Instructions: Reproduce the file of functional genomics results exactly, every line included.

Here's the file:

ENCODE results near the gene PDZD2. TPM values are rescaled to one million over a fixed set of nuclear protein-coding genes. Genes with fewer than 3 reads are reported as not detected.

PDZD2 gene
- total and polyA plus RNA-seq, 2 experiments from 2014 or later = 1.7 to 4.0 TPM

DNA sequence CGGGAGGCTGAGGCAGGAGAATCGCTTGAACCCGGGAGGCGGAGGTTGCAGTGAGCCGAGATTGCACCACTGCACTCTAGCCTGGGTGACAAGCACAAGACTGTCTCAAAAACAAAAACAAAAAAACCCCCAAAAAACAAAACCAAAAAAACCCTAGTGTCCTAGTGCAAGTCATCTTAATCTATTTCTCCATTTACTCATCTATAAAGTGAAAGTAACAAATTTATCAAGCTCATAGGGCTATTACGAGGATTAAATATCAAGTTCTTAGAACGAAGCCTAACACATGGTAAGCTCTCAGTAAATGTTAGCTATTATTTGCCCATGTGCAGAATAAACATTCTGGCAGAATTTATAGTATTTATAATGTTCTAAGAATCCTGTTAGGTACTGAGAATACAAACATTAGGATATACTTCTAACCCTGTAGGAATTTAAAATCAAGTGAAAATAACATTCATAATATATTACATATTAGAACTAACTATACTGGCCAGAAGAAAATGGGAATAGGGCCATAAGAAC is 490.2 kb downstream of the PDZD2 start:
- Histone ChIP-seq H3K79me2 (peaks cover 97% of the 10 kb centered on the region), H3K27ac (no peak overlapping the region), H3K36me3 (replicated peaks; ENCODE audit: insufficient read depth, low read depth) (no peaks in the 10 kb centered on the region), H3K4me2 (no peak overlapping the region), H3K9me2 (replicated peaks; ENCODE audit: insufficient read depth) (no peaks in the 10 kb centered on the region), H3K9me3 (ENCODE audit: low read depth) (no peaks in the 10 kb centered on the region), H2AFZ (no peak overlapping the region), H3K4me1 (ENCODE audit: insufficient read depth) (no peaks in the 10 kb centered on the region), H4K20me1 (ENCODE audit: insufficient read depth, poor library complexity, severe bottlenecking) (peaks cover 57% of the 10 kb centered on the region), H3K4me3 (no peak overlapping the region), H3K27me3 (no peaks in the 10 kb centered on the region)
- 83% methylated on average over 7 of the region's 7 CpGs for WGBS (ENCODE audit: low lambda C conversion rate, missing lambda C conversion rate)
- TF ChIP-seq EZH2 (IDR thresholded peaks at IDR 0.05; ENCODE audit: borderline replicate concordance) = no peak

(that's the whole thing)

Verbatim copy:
ENCODE results near the gene PDZD2. TPM values are rescaled to one million over a fixed set of nuclear protein-coding genes. Genes with fewer than 3 reads are reported as not detected.

PDZD2 gene
- total and polyA plus RNA-seq, 2 experiments from 2014 or later = 1.7 to 4.0 TPM

DNA sequence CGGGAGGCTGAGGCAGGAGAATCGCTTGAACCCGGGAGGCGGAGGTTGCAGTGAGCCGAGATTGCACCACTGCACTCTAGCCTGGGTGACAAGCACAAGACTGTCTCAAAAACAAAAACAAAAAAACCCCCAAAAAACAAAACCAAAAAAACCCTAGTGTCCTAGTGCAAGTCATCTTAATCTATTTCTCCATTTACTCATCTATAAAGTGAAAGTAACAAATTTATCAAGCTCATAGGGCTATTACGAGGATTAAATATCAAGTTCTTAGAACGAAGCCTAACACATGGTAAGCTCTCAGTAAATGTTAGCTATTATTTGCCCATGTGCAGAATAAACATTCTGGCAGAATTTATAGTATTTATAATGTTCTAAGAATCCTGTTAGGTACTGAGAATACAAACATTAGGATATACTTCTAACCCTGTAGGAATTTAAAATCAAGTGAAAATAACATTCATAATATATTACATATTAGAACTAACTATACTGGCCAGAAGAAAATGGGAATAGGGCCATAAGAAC is 490.2 kb downstream of the PDZD2 start:
- Histone ChIP-seq H3K79me2 (peaks cover 97% of the 10 kb centered on the region), H3K27ac (no peak overlapping the region), H3K36me3 (replicated peaks; ENCODE audit: insufficient read depth, low read depth) (no peaks in the 10 kb centered on the region), H3K4me2 (no peak overlapping the region), H3K9me2 (replicated peaks; ENCODE audit: insufficient read depth) (no peaks in the 10 kb centered on the region), H3K9me3 (ENCODE audit: low read depth) (no peaks in the 10 kb centered on the region), H2AFZ (no peak overlapping the region), H3K4me1 (ENCODE audit: insufficient read depth) (no peaks in the 10 kb centered on the region), H4K20me1 (ENCODE audit: insufficient read depth, poor library complexity, severe bottlenecking) (peaks cover 57% of the 10 kb centered on the region), H3K4me3 (no peak overlapping the region), H3K27me3 (no peaks in the 10 kb centered on the region)
- 83% methylated on average over 7 of the region's 7 CpGs for WGBS (ENCODE audit: low lambda C conversion rate, missing lambda C conversion rate)
- TF ChIP-seq EZH2 (IDR thresholded peaks at IDR 0.05; ENCODE audit: borderline replicate concordance) = no peak